Of late the city “marshrutkas” (shuttle-buses) are allowed to take in and let out passengers only at designated stops, which are also the stops for other city transport – buses and trolleybuses. Earlier you could wave to the marshrutka driver at any place on the road and he would stop and pick you up no matter where you were. Or, while in the marshrutka, you could “order” your stop for getting off by naming some landmark on the route: “At the crossroads, please”, “Just round the corner”, etc.

Yesterday I heard a lady in the back of the marshrutka shouting to the driver the name of an “unofficial” place where she would like to get out. When the driver disregarded her plea, which was both a request and a command, the lady got really angry. To my remark that the driver has no right to stop anywhere, but only at fixed places, the lady retorted indignantly: “Others have the right and he hasn’t!”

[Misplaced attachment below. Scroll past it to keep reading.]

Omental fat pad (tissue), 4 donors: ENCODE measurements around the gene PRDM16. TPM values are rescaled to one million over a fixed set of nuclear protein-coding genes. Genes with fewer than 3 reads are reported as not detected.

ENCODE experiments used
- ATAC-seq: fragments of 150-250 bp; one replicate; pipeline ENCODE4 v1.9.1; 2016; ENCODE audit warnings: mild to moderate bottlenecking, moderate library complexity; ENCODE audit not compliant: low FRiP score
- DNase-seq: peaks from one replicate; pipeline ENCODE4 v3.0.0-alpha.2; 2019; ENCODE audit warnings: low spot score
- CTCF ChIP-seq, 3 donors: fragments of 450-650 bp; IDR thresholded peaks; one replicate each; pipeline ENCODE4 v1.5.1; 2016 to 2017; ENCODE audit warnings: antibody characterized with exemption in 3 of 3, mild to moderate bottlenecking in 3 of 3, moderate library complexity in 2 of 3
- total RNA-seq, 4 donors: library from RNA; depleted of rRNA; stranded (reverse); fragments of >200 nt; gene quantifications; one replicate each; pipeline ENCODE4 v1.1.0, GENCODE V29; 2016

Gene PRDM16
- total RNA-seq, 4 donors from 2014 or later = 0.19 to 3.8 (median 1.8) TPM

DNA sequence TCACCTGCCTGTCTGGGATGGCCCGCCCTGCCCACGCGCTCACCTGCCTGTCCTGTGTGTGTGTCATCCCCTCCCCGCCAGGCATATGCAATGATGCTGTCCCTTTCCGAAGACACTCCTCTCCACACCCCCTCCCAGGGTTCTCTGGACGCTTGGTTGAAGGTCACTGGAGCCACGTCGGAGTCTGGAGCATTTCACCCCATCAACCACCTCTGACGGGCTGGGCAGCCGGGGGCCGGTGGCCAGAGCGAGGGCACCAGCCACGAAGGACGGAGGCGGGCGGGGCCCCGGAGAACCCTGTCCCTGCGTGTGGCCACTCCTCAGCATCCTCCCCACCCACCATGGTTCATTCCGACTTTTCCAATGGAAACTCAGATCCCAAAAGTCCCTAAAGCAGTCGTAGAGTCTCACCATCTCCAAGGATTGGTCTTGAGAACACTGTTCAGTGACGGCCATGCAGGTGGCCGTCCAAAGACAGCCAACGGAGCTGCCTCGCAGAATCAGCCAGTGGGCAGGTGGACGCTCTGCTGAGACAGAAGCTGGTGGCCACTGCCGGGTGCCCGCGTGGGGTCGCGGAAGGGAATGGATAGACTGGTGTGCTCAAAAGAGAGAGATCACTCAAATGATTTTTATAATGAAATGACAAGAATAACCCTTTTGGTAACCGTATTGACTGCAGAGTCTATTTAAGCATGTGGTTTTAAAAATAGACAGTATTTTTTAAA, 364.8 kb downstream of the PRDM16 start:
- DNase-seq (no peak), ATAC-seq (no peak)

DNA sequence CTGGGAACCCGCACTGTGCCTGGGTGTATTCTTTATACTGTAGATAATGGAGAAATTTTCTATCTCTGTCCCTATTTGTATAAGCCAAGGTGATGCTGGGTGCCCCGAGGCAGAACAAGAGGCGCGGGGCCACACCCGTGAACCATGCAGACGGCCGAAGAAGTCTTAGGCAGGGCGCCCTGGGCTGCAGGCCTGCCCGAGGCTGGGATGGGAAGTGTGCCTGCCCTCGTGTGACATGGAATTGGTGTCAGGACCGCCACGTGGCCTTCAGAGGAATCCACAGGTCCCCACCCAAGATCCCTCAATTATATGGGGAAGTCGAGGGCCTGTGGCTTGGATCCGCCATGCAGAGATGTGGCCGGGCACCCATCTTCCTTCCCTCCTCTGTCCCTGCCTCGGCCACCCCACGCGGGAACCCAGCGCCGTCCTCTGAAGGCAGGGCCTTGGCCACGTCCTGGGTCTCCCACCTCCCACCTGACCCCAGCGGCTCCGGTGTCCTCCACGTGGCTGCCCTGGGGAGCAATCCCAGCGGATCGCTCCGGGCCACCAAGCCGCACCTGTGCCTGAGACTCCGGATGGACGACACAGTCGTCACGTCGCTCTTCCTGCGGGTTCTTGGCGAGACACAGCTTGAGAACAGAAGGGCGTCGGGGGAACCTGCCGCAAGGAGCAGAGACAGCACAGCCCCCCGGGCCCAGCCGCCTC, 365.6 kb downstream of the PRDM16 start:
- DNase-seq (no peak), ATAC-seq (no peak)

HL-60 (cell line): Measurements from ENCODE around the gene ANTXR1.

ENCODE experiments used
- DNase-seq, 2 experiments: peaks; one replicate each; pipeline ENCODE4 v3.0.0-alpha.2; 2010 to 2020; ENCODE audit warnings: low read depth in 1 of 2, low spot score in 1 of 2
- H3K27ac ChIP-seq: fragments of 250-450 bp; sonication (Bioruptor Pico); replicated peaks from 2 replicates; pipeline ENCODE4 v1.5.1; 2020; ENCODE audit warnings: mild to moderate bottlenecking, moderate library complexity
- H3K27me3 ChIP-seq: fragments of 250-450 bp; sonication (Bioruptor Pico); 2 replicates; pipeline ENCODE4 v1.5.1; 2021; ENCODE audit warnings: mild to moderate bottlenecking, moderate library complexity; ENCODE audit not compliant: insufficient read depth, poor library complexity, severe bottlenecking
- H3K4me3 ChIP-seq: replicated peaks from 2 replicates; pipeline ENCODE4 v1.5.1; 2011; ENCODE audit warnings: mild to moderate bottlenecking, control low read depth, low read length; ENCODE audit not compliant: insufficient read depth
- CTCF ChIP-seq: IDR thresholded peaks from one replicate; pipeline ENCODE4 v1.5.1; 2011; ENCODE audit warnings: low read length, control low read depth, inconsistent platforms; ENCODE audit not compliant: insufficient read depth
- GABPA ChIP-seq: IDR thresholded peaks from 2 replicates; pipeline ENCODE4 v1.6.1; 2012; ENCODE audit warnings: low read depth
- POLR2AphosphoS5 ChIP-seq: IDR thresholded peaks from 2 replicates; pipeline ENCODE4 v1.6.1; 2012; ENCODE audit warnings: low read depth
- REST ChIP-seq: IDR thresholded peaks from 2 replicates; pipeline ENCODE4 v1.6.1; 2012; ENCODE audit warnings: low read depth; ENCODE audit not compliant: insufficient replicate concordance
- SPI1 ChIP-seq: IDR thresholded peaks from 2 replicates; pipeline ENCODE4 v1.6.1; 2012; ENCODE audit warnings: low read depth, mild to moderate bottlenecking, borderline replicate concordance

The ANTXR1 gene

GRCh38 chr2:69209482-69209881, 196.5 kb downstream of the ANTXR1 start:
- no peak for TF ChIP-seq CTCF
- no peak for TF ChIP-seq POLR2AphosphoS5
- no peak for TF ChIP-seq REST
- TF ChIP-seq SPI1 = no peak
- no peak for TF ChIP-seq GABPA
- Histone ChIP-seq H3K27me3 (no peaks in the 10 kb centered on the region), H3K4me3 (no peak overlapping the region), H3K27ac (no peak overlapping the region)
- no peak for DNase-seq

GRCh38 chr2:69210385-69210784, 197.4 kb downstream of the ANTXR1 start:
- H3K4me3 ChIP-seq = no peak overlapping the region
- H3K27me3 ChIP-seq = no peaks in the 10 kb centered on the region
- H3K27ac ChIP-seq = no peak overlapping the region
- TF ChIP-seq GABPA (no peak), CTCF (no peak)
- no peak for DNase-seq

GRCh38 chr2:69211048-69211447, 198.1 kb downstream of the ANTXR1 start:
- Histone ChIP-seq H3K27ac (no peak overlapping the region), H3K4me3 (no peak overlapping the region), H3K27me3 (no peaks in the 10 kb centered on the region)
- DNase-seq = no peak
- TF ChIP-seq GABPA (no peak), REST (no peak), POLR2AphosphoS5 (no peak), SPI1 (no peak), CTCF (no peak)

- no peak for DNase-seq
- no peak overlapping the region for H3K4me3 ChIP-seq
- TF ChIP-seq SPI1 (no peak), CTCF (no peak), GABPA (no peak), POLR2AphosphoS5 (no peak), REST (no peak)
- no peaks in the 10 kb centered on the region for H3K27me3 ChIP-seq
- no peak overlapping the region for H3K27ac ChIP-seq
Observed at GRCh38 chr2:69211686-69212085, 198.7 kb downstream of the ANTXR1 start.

That is the beginning of all our problems, I thought. We are growing indignant over the law being broken by our politicians, by their going scott-free from crimes committed, by unjust trials, by pervasive corruption. But it looks that law-abidance, like charity, begins at home too.


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